Antibiotic resistance is as worrying as the threats posed by climate change, experts have warned.
Published in the journal Nature, Mark Woolhouse, of the University of Edinburgh, and Dr Jeremy Farrar, Director of the Wellcome Trust, wrote that the response to the antibiotic crisis so far has been "feeble".
In their comment piece, the authors say an independent global organisation similar to the Intergovernmental Panel on Climate Change (IPCC) should be formed to lead an international response to the problem.
They say that without intervention, all the health benefits gained since the discovery of penicillin will be lost.
This would mean routine surgeries would become deadly, treatment for simple infections and diseases such as cancer and diabetes would be impossible in their current form. Agriculture industries would also be adversely affected due to the increased use of antibiotics in animals to promote growth.
Farrar said: "We have needed to take action against the development of antimicrobial resistance for more than 20 years. Despite repeated warnings, the international response has been feeble.
"The World Health Organisation has missed opportunities to provide leadership, and very little progress has been made. The result has been the emergence of strains of infections including tuberculosis and malaria, pneumonia and gonorrhoea that resist all known classes of drugs.
"We need a new independent body that will not only monitor the spread of antimicrobial resistance, but also drive and direct efforts to contain it."
The authors argue that antibiotic resistance is similar to the threat posed by climate change because it is a natural process made worse by human activities.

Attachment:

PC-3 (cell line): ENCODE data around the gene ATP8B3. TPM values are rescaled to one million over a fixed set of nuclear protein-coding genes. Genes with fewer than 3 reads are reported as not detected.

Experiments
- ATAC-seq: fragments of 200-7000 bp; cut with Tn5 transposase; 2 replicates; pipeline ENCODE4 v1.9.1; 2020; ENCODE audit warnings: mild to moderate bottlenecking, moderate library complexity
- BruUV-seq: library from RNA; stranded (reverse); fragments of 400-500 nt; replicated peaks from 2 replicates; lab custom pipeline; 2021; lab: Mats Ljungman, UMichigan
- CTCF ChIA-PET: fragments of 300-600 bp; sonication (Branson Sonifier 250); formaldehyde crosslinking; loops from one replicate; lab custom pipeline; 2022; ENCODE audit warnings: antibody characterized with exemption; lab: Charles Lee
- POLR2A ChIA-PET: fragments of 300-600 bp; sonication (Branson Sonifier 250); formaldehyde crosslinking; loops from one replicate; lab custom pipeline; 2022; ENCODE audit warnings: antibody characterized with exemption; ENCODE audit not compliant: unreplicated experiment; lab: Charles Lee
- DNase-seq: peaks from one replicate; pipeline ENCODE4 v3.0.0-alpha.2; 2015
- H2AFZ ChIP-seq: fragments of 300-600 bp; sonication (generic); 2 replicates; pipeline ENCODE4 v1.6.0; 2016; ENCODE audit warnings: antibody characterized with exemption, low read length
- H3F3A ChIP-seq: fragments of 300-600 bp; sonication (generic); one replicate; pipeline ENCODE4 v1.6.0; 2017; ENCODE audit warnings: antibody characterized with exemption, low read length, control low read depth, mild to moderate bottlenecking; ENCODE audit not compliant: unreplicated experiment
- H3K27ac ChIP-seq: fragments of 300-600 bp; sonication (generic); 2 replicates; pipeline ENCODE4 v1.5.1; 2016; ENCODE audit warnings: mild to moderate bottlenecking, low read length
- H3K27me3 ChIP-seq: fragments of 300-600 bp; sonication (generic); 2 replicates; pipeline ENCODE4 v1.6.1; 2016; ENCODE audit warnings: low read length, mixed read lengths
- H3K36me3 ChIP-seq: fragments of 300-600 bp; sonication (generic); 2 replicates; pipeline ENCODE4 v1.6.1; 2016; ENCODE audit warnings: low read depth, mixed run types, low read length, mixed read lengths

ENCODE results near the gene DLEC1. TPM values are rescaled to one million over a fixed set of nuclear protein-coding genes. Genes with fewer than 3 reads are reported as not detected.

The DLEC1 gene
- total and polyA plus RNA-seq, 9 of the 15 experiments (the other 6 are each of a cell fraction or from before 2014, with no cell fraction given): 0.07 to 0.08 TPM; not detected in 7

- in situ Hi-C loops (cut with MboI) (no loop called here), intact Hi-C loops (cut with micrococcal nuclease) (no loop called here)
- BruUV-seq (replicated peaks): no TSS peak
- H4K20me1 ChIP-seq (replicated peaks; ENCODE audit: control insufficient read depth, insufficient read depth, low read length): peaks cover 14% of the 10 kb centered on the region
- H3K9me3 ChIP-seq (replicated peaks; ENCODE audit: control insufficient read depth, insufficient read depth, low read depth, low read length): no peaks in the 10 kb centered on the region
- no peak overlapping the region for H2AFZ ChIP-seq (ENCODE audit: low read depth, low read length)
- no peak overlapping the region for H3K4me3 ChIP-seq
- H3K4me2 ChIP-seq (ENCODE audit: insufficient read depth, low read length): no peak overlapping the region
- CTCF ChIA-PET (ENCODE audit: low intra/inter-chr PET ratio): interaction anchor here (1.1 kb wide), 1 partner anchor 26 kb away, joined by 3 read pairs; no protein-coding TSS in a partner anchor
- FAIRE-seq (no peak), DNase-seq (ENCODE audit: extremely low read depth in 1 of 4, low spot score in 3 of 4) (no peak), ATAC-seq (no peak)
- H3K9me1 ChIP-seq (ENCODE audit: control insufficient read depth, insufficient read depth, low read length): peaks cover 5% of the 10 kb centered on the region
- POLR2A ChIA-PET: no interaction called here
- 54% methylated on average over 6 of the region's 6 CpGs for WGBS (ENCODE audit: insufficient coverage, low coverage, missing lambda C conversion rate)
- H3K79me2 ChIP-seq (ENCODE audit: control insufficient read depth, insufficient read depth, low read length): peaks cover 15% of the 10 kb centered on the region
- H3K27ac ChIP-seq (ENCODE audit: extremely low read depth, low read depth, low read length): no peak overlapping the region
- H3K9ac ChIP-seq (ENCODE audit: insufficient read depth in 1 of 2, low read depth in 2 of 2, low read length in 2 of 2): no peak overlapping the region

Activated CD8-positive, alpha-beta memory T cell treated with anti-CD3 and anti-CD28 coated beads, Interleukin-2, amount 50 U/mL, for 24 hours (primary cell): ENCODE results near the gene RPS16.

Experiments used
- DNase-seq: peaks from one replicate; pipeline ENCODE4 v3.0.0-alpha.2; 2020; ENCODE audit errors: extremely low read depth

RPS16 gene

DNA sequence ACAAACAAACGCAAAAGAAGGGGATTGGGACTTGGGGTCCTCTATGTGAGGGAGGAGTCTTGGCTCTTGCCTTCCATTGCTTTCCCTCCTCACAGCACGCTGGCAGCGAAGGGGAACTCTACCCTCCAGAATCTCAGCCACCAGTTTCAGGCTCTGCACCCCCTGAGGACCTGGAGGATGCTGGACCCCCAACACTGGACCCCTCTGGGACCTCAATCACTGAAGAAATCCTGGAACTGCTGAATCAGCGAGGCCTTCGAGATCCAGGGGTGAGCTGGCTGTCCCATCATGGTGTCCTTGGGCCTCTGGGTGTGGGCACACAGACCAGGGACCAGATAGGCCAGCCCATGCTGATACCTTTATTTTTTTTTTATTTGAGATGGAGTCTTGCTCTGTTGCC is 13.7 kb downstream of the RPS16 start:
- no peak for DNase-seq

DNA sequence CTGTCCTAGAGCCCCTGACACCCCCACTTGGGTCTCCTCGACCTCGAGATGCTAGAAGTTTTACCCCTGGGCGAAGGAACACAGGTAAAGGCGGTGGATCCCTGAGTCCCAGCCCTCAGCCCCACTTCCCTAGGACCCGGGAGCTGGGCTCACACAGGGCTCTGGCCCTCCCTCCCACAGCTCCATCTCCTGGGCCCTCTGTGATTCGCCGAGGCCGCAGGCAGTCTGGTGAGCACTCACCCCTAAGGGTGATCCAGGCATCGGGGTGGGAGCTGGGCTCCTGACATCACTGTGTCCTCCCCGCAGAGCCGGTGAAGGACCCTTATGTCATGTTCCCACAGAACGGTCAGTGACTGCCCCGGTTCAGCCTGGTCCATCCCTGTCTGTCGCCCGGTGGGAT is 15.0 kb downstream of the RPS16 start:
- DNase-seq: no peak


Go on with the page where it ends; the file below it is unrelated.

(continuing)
An independent organisation, they say, should be created to oversee surveillance efforts and set strict targets to prevent the loss of drug potency and speed up the development of new ones. The organisation could work with governments and international agencies to implement its recommendations.
Woolhouse said: "The time has come to stop re-stating the problems of antimicrobial resistance and start taking action. We need independent, international leadership on this issue before the massive health gains that have been made since Alexander Fleming's discovery of penicillin are lost forever."
Last year, England's chief medical officer Dame Sally Davies warned of a looming antibiotic apocalypse: "We are not using our antibiotics effectively. There is a broken market model for making new antibiotics. It's an empty pipeline. As [infections] become resistant, there will not be any new antibiotics to come."
Antibiotic resistance is when an antibiotic no longer works to treat infections. Bacteria naturally mutates to become immune to antibiotics, however this process is being significantly sped up through the overuse and misuse of the drug. Overprescribing and patients not finishing their course of antibiotics are also key factors.
The more you use an antibiotic, the more opportunity bacteria has to adapt and become resistant, thus allowing it to grow, spread and cause infections.
If antibiotics are continued to be use the way they are now, the number of resistant bacteria will increase and we will run out of antibiotics able to kill the bacteria and fight infection.